Drug delivery is a term that refers to the delivery of a pharmaceutical compound into the body. Most common methods of delivery include the preferred non-invasive oral (through the mouth), nasal, pneumonial (inhalation), and rectal routes. Much research is now focussing on nanotechnology as a drug delivery method.
Engineers at Carnegie Mellon University and biomedical researchers at the University of Pittsburgh and Magee-Womens Research Institute have established a framework for understanding the mechanics that underlie vesicle formation.
University of Alberta scientists have pulled into the lead in a race to use nanomachines for improved disease detection and drug delivery in patients.
MIT researchers have devised a way to measure dopamine in the brain much more precisely than previously possible, which should allow scientists to gain insight into dopamine's roles in learning, memory, and emotion.
It is no secret that the issues associated with current glaucoma medications can be problematic. Systemic medications carry the risk of side effects, while the current medical treatment of choice, eye drops, has its own drawbacks.
Tens of millions of Americans with lung disease use metered-dose inhalers each day, and new studies by Rice University electrical engineers and pulmonologists at Baylor College of Medicine have identified critical errors that are causing many inhaler users to get only about half as much medicine as they should from each puff.
Treatment options for liver cancer are often limited and almost exclusively involve transplantation if possible, or local chemoembolization and radiofrequency ablation.
Researchers at Eindhoven University of Technology present a new method that should enable controlled drug delivery into the bloodstream using DNA computers.
Lipid nanoparticles (SLNs and NLCs) are regarded as highly promising systems for delivering nucleic acids in gene therapy.
Developing medications for children can be challenging—taste and texture are important, but safety is also a major concern, according to pharmaceutical sciences professor Om Perumal at South Dakota State University.
A research team led by scientists from Brigham and Women's Hospital and the Massachusetts Institute of Technology has developed a set of ingestible devices that draw energy from fluids in the stomach and the small intestine, and can provide power for nearly a week.
Evidence supporting a key role for an altered gut microbiome in the development of atopic dermatitis would suggest that the use of probiotics or prebiotics to correct microbial imbalances in the gut could help prevent or treat AD.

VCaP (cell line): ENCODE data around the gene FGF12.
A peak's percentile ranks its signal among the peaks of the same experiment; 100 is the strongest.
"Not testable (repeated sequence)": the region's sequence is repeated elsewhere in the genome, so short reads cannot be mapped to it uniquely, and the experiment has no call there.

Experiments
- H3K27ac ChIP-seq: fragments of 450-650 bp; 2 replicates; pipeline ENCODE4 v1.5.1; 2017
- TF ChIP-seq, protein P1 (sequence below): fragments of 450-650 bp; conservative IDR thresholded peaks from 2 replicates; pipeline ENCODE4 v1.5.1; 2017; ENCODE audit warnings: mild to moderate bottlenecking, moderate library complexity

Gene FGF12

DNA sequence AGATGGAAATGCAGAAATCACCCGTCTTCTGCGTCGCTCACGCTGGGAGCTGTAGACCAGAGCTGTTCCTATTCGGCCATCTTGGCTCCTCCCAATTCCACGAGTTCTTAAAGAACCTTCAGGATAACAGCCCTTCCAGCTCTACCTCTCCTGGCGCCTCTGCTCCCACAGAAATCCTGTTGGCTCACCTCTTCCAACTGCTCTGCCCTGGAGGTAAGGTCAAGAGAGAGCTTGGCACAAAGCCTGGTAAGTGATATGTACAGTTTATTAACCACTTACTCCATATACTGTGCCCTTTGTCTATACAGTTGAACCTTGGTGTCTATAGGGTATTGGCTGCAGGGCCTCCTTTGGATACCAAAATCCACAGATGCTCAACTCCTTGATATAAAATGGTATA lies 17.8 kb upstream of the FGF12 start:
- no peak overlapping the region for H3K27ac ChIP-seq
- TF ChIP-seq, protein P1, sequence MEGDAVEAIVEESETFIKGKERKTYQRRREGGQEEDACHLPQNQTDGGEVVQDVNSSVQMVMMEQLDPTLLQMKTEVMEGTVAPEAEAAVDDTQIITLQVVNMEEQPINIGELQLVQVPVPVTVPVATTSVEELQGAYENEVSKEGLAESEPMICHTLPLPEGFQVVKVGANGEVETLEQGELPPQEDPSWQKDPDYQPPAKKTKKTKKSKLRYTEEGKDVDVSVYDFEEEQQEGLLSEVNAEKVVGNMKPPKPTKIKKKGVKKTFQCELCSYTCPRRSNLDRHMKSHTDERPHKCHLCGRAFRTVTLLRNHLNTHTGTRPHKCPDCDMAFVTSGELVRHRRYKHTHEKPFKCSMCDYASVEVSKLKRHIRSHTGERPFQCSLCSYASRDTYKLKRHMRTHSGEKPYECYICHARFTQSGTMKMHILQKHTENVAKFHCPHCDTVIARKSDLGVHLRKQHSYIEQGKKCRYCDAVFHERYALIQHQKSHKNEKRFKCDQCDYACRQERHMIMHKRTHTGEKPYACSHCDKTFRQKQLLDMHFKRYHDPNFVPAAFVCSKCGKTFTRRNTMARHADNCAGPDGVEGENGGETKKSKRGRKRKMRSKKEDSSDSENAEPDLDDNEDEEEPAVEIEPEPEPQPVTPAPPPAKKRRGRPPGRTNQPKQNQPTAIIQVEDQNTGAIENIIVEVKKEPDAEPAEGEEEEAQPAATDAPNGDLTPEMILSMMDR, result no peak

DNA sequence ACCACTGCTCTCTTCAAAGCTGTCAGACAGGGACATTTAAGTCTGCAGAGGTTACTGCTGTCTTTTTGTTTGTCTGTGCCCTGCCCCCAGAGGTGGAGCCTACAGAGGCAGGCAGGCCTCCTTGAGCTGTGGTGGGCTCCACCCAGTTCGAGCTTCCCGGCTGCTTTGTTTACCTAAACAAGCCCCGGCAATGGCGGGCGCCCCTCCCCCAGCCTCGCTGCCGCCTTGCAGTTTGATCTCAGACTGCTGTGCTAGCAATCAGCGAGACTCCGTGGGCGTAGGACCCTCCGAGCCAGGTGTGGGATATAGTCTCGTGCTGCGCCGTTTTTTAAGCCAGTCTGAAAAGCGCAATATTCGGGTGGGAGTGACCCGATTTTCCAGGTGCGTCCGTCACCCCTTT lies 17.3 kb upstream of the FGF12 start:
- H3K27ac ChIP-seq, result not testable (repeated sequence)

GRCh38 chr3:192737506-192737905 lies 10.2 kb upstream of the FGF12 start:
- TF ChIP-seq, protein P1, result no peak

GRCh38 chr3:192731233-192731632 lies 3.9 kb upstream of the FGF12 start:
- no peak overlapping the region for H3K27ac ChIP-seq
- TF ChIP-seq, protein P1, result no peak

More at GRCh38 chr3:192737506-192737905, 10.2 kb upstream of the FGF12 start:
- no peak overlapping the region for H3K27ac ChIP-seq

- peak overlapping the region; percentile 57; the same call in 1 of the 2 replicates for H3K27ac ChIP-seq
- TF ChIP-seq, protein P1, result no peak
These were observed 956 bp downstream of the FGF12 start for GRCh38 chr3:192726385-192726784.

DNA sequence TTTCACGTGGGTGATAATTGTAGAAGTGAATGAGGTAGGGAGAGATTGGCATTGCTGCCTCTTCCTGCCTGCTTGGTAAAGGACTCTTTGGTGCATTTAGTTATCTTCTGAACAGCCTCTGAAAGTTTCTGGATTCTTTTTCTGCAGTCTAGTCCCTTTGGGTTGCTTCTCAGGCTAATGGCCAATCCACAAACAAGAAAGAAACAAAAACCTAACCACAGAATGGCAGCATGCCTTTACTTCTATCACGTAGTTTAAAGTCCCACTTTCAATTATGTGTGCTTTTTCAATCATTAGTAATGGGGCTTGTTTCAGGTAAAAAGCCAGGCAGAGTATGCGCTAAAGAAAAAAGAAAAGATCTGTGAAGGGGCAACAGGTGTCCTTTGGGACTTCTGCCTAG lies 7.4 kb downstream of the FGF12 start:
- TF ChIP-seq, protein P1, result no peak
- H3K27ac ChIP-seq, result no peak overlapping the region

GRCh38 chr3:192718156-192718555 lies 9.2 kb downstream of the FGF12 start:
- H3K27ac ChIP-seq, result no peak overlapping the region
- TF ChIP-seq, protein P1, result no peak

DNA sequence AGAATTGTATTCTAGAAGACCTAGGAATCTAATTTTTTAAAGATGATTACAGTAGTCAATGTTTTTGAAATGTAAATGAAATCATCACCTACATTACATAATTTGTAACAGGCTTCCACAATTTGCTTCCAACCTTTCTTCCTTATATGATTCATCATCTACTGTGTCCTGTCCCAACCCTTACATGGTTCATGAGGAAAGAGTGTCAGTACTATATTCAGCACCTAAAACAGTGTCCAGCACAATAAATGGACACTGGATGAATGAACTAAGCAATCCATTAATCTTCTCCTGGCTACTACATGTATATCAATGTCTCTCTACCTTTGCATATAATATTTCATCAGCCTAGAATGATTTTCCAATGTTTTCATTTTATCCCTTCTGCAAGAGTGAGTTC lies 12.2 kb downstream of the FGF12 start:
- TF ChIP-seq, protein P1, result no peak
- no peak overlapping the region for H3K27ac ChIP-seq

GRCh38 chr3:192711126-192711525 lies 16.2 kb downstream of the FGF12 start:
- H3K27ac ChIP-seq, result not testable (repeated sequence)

Polyhedral boranes, or clusters of boron atoms bound to hydrogen atoms, are transforming the biomedical industry
Chemists at Carnegie Mellon University have demonstrated that synthetic nanoparticles can achieve the same level of structural complexity, hierarchy and accuracy as their natural counterparts - biomolecules.
‘Last mile’ transportation and subsequent user storage conditions present unique challenges when it comes to ensuring the safe and effective use of pharmaceutical products. Berlinger & Co. AG, a market leader in pharmaceutical temperature monitoring, has released a White Paper entitled “Beyond the Cold Chain” that discusses the temperature-related problems associated with the delivery and storage of drugs after they leave the primary supply chain.
A pioneering IV administration set that allows clinicians to access a variety of pumps and deliver fluids in a safe manner will be launched at Arab Health 2017 by UK manufacturer, Mediplus.
Renishaw’s novel drug delivery system, to be used in partnership with Herantis Pharma Plc’s drug candidate CDNF for the treatment of Parkinson’s disease, is about to enter phase 1-2 clinical trials. The study will be supported by a €6 million grant from Horizon 2020, the European Union’s Framework Programme for Research and Innovation.
January is Glaucoma Awareness Month. The National Eye Institute, part of NIH, is highlighting key facts about this blinding disease, important tips for prevention and treatment, and research updates you may not know about.
A team of researchers led by Biomedical Engineering Professor Columbia Engineering has developed a way to manufacture microscale-sized machines from biomaterials that can safely be implanted in the body.
A chance meeting between a spider expert and a chemist has led to the development of antibiotic synthetic spider silk.
Scientists at the University of North Carolina at Chapel Hill have developed a breakthrough technique that uses light to activate a drug stored in circulating red blood cells so that it is released exactly when and where it is needed.